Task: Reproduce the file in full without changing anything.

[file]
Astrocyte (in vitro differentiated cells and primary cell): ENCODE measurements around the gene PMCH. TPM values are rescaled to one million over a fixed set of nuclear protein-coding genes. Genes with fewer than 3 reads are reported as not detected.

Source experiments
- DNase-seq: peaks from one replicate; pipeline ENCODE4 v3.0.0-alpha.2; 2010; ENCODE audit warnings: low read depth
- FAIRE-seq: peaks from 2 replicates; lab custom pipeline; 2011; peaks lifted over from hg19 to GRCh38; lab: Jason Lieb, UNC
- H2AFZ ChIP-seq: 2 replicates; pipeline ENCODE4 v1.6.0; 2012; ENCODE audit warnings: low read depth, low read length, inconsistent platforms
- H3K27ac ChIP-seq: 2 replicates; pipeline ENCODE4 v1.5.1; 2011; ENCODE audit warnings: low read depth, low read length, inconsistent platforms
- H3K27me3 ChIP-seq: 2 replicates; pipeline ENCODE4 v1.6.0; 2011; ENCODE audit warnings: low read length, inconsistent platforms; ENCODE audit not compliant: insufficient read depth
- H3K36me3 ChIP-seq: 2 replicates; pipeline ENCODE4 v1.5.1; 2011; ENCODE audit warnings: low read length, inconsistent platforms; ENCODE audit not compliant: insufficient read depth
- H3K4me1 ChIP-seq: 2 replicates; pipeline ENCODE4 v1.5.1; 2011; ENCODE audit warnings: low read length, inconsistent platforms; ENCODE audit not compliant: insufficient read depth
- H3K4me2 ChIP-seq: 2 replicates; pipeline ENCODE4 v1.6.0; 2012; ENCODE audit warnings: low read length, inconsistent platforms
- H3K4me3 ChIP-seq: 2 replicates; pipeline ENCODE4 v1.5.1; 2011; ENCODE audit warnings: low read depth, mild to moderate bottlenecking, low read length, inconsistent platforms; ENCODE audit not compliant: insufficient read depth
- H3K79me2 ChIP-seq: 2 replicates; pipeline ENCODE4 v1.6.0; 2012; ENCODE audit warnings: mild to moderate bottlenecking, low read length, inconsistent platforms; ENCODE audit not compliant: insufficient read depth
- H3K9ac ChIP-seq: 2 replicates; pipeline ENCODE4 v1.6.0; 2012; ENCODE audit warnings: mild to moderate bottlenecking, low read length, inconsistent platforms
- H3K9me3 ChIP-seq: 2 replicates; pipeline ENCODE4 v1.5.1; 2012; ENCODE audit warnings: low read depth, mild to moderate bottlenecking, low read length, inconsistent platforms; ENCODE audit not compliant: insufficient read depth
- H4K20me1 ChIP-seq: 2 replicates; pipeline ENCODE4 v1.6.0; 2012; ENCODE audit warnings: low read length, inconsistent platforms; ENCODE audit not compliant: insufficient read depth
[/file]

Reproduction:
Astrocyte (in vitro differentiated cells and primary cell): ENCODE measurements around the gene PMCH. TPM values are rescaled to one million over a fixed set of nuclear protein-coding genes. Genes with fewer than 3 reads are reported as not detected.

Source experiments
- DNase-seq: peaks from one replicate; pipeline ENCODE4 v3.0.0-alpha.2; 2010; ENCODE audit warnings: low read depth
- FAIRE-seq: peaks from 2 replicates; lab custom pipeline; 2011; peaks lifted over from hg19 to GRCh38; lab: Jason Lieb, UNC
- H2AFZ ChIP-seq: 2 replicates; pipeline ENCODE4 v1.6.0; 2012; ENCODE audit warnings: low read depth, low read length, inconsistent platforms
- H3K27ac ChIP-seq: 2 replicates; pipeline ENCODE4 v1.5.1; 2011; ENCODE audit warnings: low read depth, low read length, inconsistent platforms
- H3K27me3 ChIP-seq: 2 replicates; pipeline ENCODE4 v1.6.0; 2011; ENCODE audit warnings: low read length, inconsistent platforms; ENCODE audit not compliant: insufficient read depth
- H3K36me3 ChIP-seq: 2 replicates; pipeline ENCODE4 v1.5.1; 2011; ENCODE audit warnings: low read length, inconsistent platforms; ENCODE audit not compliant: insufficient read depth
- H3K4me1 ChIP-seq: 2 replicates; pipeline ENCODE4 v1.5.1; 2011; ENCODE audit warnings: low read length, inconsistent platforms; ENCODE audit not compliant: insufficient read depth
- H3K4me2 ChIP-seq: 2 replicates; pipeline ENCODE4 v1.6.0; 2012; ENCODE audit warnings: low read length, inconsistent platforms
- H3K4me3 ChIP-seq: 2 replicates; pipeline ENCODE4 v1.5.1; 2011; ENCODE audit warnings: low read depth, mild to moderate bottlenecking, low read length, inconsistent platforms; ENCODE audit not compliant: insufficient read depth
- H3K79me2 ChIP-seq: 2 replicates; pipeline ENCODE4 v1.6.0; 2012; ENCODE audit warnings: mild to moderate bottlenecking, low read length, inconsistent platforms; ENCODE audit not compliant: insufficient read depth
- H3K9ac ChIP-seq: 2 replicates; pipeline ENCODE4 v1.6.0; 2012; ENCODE audit warnings: mild to moderate bottlenecking, low read length, inconsistent platforms
- H3K9me3 ChIP-seq: 2 replicates; pipeline ENCODE4 v1.5.1; 2012; ENCODE audit warnings: low read depth, mild to moderate bottlenecking, low read length, inconsistent platforms; ENCODE audit not compliant: insufficient read depth
- H4K20me1 ChIP-seq: 2 replicates; pipeline ENCODE4 v1.6.0; 2012; ENCODE audit warnings: low read length, inconsistent platforms; ENCODE audit not compliant: insufficient read depth